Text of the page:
Social Media Automation: Carbon-copy culture doesn’t work for bands


See on Scoop.itRule 4081

Automation of social media activity is not without its price. Brands who automate too much risk appearing cold and inhuman, and can potentially lose followers and opportunities for engagement.

MizWalidah‘s insight:

I’m so glad someone is talking about the downside of having so many social sites to choose from and the rise of the automation sites to help you manage it all. Automation, as the article makes clear, is not the easy quick fix one might hope. Though a band shoudl have amusical identity throughout that can be localized to just logos, color selection, photos. But content is not something you should carbon copy and still hope to get the most out of being on several sites. You don’t want to appear to be lazy when it comes to fan engagement.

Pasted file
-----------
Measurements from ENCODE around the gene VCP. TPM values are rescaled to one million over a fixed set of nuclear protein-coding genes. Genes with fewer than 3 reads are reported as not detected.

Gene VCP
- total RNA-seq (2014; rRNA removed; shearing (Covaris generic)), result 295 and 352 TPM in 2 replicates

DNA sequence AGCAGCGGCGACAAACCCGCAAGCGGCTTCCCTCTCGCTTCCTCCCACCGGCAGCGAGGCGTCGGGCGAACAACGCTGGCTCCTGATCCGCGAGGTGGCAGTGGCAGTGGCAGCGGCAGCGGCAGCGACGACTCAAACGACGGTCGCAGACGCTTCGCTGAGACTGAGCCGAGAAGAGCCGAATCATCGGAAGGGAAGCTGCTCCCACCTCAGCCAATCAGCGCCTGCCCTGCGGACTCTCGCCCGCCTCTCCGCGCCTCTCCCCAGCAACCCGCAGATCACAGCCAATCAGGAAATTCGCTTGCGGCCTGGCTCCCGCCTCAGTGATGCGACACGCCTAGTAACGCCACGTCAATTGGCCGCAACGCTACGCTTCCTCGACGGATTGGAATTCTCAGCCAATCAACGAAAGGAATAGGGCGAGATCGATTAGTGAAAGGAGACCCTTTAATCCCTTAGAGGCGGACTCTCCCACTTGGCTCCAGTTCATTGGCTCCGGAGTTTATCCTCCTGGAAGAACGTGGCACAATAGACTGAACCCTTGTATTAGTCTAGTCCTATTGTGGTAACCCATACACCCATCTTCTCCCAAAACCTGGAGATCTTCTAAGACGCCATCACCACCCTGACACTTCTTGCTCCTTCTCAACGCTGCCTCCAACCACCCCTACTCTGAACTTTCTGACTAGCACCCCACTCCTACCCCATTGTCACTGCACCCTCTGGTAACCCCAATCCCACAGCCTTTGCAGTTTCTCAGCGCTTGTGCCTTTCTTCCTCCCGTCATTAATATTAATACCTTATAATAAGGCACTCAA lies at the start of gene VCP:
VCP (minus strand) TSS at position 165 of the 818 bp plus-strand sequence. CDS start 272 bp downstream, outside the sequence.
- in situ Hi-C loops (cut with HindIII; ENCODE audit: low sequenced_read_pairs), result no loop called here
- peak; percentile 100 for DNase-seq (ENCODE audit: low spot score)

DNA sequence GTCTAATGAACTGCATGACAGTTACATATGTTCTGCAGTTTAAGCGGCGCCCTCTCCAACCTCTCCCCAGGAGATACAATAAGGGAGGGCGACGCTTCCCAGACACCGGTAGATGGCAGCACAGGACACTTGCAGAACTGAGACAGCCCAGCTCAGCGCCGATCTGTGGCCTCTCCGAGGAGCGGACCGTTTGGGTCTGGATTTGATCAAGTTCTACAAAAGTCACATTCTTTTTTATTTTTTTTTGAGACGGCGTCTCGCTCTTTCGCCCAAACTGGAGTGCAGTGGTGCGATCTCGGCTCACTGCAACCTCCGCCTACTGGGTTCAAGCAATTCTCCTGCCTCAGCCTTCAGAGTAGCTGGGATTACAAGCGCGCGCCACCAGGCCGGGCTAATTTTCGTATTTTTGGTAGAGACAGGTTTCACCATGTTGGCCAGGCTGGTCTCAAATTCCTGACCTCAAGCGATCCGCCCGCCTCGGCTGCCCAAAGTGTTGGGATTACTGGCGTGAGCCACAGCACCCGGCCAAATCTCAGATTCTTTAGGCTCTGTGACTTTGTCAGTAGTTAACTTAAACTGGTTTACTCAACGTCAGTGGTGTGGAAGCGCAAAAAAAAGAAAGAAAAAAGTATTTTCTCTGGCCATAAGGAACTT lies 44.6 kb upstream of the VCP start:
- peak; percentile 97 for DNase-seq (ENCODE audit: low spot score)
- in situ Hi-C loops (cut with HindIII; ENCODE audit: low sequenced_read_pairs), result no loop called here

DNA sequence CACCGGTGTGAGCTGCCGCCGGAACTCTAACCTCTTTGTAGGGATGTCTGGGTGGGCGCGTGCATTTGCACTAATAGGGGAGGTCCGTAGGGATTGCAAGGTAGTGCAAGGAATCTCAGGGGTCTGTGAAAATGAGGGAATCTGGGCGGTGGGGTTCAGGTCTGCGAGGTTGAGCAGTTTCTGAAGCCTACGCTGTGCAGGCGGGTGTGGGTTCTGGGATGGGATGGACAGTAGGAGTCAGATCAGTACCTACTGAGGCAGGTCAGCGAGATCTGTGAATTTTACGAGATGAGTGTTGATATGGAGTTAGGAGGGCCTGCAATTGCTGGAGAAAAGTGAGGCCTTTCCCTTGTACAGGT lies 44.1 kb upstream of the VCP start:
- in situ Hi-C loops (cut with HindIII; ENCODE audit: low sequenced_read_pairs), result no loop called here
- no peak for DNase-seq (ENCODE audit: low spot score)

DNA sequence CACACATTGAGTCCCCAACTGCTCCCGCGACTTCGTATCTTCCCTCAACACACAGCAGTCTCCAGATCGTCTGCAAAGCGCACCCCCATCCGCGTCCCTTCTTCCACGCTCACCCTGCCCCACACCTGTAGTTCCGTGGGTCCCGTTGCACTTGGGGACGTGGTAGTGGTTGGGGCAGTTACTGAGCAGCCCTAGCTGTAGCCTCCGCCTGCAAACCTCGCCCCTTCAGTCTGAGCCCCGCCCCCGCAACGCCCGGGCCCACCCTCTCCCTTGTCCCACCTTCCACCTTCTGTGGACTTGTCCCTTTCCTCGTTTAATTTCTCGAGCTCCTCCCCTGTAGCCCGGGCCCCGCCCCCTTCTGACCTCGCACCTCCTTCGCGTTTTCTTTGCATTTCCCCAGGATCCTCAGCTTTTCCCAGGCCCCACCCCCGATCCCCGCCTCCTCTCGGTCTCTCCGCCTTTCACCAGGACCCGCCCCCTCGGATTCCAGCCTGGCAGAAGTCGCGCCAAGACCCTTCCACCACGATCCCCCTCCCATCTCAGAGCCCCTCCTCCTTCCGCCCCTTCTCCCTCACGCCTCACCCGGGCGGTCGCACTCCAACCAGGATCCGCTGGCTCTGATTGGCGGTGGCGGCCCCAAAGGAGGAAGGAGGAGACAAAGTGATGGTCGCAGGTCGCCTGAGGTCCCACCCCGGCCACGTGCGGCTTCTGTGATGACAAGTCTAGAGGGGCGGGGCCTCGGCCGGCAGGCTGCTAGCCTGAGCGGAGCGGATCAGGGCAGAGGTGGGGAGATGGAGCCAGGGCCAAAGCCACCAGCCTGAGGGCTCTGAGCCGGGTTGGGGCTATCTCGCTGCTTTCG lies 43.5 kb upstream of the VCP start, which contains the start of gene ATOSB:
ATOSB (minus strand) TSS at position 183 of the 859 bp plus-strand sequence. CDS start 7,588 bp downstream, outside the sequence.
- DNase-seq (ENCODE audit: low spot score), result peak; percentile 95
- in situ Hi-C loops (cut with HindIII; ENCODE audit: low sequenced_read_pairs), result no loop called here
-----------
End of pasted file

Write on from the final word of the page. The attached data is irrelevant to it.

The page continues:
Never take for granted to obvious patronization of fans. Don’t appease them, please them with different cultural environments native to each social site your own. Don’t have time to make new content? Liar! You already do, you just squeeze it all on one site and then carbon copy the content. The key is to partitiion content and then distribute. So if your Facebook page follows you on tour, then maybe your twitter page does so as well, but the details are more intimate or focused on one aspect of touring. My band goes on tour this Summer and Fall and I was thinking of starting a Pinterest page focused on hotel rooms. I live a bulk of my year in hotel rooms, where no two are ever the same. It may be my weird interest, but colletively illustrates the life of a band on the road. 

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